Gamestar Mechanic Teacher Blog

All posts from March, 2013

Partner Highlight: The Scholastic Awards

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Posted Mar. 27, 2013

CategoryChallenges and Contests, Gaming Community, Partner Highlight

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Gamestar Mechanic has had the good fortune to work with the prestigious Scholastic Art & Writing Awards since our early days in Beta phase. The Scholastic Awards is a 90 year-old program begun by the founder of Scholastic, Inc. that recognizes talented young artists and writers and provides them with opportunities for recognition, exhibition and awards.  We’re happy to say that every year a few of our Gamestar Mechanic users are winners in this impressive program!

Scott Larner

We caught up with Scott Larner, the Senior Manager of National Programs at the Scholastic Awards – and an avid game player! – and asked him to share his thoughts about game design, creativity and education.

Thanks, Scott for taking time to talk to us and to share your thoughts with our teacher community! We would love to hear more about why the Scholastic Awards launched a category for video game design and how you’ve seen this category grow over the past couple of years. 

Scott:  The Scholastic Art & Writing Awards has always sought to respond and recognize the creativity of middle and high school students – in whatever form it takes. The photography category was introduced in the 1940s; in the early 2000s The Scholastic Awards began to honor students for computer-generated art. Like these earlier categories, Video Game Design was added to respond to an evolution of the way young artists were choosing to express themselves. We couldn’t afford to look away from the rich and eclectic work being done by young people designing games.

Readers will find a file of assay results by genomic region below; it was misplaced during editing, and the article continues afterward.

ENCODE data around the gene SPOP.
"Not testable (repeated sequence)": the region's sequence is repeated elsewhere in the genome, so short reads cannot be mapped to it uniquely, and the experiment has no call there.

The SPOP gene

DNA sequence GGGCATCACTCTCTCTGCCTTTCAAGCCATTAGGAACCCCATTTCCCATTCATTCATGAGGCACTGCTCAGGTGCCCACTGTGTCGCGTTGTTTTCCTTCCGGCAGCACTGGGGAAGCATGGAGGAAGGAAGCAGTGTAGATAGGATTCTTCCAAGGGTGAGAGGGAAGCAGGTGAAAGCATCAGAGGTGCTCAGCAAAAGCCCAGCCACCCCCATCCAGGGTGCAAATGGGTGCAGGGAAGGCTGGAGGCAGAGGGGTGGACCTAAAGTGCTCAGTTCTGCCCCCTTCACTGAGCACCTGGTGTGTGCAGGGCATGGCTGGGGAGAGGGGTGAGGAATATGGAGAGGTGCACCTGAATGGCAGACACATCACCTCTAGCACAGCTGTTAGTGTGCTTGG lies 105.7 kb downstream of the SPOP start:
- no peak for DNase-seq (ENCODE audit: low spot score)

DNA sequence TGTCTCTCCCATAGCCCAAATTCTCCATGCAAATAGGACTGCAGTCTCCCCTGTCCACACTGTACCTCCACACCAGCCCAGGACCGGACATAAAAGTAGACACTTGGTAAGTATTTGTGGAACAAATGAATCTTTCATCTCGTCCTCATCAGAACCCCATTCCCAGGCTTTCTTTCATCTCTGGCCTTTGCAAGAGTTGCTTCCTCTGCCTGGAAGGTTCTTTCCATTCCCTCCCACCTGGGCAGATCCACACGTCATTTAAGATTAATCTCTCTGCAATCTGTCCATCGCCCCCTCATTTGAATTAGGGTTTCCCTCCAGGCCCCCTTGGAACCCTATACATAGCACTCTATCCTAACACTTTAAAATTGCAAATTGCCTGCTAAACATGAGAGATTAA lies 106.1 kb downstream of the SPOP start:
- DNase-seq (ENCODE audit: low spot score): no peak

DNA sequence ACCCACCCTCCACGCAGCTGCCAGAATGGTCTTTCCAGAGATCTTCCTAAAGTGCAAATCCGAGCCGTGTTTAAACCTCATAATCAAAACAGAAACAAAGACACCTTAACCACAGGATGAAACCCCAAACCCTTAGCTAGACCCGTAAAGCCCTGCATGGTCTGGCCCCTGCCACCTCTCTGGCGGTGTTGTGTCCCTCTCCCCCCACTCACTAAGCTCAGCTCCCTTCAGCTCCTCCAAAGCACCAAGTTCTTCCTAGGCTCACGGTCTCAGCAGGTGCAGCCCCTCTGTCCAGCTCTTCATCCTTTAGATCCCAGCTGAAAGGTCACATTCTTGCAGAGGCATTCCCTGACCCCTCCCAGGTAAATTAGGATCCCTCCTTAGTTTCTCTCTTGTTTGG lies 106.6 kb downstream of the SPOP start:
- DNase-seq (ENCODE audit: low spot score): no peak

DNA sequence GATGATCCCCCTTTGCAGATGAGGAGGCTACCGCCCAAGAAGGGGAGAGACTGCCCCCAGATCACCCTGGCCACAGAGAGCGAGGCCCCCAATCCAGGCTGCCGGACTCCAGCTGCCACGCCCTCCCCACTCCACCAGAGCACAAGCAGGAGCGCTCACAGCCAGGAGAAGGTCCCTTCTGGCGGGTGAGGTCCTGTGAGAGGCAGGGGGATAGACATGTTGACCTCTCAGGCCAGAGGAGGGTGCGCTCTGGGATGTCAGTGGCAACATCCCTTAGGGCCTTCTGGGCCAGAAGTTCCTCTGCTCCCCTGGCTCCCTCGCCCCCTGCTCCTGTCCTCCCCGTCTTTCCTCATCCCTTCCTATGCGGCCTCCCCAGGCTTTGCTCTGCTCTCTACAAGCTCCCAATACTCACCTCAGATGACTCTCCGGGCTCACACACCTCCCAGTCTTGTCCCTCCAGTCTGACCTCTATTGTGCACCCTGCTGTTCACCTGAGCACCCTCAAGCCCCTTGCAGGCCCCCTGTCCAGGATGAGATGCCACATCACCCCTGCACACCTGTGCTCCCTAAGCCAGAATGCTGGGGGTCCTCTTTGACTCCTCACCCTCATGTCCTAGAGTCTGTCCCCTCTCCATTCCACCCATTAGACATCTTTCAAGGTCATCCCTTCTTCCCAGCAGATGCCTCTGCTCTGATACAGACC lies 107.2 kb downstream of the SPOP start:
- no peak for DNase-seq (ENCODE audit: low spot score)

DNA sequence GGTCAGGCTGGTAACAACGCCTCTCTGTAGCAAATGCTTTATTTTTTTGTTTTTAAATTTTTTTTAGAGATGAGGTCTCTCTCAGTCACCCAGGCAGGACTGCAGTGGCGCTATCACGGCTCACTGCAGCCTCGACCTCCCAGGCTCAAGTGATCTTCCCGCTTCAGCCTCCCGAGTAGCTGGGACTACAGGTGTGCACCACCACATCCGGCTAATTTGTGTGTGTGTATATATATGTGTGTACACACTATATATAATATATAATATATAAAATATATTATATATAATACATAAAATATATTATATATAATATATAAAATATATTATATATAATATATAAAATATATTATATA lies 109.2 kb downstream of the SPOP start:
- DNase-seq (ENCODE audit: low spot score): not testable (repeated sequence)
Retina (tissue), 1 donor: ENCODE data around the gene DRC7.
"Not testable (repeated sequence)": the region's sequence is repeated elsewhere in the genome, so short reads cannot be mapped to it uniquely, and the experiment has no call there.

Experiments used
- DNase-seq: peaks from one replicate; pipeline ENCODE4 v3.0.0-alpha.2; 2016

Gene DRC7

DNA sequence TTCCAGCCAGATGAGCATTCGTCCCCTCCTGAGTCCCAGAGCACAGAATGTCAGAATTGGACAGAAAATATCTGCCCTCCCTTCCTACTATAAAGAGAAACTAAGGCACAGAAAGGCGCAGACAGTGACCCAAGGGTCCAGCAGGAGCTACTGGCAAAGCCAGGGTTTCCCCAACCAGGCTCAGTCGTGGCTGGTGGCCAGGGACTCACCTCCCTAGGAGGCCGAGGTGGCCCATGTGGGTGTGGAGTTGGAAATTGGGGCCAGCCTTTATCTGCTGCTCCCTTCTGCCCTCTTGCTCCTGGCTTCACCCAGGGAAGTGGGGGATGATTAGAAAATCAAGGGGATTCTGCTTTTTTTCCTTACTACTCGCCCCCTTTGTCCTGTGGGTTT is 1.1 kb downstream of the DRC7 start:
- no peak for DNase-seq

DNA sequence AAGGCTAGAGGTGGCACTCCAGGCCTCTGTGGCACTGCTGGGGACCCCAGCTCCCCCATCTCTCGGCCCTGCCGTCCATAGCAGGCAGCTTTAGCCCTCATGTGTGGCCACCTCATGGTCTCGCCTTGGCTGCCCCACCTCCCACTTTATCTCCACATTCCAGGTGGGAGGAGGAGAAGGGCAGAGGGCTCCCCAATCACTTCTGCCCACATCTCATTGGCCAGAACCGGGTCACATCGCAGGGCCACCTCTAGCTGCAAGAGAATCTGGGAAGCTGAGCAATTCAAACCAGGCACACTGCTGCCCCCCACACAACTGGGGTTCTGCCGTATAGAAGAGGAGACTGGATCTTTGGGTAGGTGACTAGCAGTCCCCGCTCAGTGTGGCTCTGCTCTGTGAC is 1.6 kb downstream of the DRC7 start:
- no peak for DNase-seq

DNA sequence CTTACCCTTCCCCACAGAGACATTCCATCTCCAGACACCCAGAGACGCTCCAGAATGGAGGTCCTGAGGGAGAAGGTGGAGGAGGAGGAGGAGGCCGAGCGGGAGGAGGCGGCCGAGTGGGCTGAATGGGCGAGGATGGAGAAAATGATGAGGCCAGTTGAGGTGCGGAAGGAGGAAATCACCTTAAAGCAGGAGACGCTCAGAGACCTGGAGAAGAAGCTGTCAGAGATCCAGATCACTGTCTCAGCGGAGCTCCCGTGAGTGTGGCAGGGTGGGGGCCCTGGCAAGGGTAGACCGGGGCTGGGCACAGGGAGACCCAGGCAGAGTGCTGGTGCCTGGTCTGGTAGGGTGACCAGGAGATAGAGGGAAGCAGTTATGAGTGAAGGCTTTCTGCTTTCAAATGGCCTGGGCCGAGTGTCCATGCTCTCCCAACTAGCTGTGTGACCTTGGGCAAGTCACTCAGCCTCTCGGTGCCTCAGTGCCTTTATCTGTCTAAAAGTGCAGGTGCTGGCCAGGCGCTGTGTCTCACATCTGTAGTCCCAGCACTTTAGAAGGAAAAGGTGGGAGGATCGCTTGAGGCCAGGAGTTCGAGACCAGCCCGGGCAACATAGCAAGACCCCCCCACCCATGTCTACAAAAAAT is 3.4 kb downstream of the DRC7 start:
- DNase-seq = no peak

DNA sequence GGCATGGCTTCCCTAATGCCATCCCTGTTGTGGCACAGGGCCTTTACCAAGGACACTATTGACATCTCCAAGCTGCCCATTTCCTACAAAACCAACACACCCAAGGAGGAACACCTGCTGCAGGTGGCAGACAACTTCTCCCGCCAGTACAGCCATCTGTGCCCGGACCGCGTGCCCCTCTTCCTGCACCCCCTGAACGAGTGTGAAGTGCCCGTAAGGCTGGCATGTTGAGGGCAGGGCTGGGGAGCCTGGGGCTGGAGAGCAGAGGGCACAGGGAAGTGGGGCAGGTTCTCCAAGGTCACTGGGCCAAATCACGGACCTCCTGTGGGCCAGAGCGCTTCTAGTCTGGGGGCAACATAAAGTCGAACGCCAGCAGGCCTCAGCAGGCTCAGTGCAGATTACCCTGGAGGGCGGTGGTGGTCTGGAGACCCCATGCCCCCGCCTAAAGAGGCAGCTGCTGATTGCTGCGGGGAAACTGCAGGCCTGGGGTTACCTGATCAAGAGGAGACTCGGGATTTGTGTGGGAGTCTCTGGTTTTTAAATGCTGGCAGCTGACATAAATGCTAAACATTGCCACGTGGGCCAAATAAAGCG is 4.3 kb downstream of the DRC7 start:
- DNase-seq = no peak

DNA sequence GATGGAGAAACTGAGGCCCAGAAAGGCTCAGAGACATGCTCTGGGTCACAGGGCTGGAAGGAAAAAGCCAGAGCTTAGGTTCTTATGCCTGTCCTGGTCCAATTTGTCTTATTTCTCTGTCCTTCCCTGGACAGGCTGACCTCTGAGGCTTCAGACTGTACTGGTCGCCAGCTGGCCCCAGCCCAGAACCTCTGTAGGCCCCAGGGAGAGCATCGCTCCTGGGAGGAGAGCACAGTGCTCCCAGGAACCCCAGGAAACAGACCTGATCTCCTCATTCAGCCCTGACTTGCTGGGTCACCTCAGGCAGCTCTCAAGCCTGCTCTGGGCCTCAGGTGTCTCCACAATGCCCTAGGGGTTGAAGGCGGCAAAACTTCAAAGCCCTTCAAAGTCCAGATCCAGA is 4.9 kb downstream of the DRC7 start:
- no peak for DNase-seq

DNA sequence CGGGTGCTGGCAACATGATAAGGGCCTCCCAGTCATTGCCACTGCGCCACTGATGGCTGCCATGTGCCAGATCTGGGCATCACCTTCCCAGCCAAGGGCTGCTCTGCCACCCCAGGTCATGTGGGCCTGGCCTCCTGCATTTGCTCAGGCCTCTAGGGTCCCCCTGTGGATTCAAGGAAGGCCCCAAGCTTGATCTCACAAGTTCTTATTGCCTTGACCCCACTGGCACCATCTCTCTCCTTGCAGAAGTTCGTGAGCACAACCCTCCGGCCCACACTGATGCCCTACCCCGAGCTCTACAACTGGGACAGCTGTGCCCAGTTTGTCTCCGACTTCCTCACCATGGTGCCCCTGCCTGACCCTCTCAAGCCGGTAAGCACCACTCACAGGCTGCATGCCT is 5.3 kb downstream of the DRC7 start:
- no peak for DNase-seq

The growth of the category has truly been astounding. In 2010, the first year we offered the category, we received a few hundred submissions. This year that number had grown to over 1,300 submissions.  This reflects a growth in the number of schools that offer video game design classes; hard work on the part of The Scholastic Awards staff in promoting the category; and the overwhelming number of young thinkers who were already designing games on their own who just needed an outlet to share their work. We expect the category to continue this explosive growth in the future and we look forward sharing the work of young game designers.  But even more importantly, we look forward to playing their fantastic games!

How do you see video game design relating to other areas of the Scholastic Awards? And do you see themes across categories?

Scott:  Teenagers are at a point in their lives when they are trying to figure out who they are and what they want from life, so naturally a lot of teenage art and writing explores themes of identity.  The Video Game category is no different. In a way, the video game category adds an interesting depth to this exploration of self. Designers build characters for players to inhabit, and place those characters in situations and worlds built from their imaginations. The experience of playing through a game can give the player unparalleled access to the idiosyncrasies of the designer’s inner-world. In the best games, you don’t just absorb the artist’s visions, you participate in them firsthand.

With 90 years of experience behind your program, what do you think are the main benefits of creative competition?